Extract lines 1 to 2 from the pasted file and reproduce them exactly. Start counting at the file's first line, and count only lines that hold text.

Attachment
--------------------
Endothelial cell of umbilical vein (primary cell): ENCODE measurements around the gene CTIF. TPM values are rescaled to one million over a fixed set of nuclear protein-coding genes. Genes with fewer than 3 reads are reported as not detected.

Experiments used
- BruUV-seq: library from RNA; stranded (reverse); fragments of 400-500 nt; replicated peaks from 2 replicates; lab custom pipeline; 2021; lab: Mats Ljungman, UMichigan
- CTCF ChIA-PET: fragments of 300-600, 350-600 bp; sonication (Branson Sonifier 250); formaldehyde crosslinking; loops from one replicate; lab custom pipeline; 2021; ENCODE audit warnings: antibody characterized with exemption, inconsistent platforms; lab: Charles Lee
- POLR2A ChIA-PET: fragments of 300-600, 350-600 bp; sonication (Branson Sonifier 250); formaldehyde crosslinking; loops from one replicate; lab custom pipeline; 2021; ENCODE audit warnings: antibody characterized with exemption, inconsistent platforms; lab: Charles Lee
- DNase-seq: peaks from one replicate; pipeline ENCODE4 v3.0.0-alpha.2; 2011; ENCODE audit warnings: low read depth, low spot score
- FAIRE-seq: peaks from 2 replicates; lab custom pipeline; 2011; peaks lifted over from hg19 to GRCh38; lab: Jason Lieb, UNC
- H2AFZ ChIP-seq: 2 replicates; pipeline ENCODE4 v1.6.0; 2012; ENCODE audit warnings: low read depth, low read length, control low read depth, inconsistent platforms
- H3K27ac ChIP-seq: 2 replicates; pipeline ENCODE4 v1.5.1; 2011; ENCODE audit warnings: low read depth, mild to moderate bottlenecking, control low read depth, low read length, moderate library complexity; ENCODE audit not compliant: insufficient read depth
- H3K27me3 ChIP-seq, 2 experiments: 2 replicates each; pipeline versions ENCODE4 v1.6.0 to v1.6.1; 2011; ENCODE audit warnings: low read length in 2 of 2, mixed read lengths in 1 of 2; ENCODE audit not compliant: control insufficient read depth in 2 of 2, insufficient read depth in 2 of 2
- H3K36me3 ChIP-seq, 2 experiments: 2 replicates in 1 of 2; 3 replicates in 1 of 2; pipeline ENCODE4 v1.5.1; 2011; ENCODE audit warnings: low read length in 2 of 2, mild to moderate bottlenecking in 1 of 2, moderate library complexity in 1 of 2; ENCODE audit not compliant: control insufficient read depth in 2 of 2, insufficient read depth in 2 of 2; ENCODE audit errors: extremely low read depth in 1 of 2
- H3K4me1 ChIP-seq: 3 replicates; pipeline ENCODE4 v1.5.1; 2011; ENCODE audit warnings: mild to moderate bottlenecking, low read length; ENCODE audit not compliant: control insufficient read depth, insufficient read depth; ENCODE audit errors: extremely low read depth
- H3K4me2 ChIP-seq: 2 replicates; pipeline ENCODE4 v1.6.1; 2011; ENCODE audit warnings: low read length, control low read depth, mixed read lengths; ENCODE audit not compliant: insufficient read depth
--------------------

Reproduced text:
Endothelial cell of umbilical vein (primary cell): ENCODE measurements around the gene CTIF. TPM values are rescaled to one million over a fixed set of nuclear protein-coding genes. Genes with fewer than 3 reads are reported as not detected.

Experiments used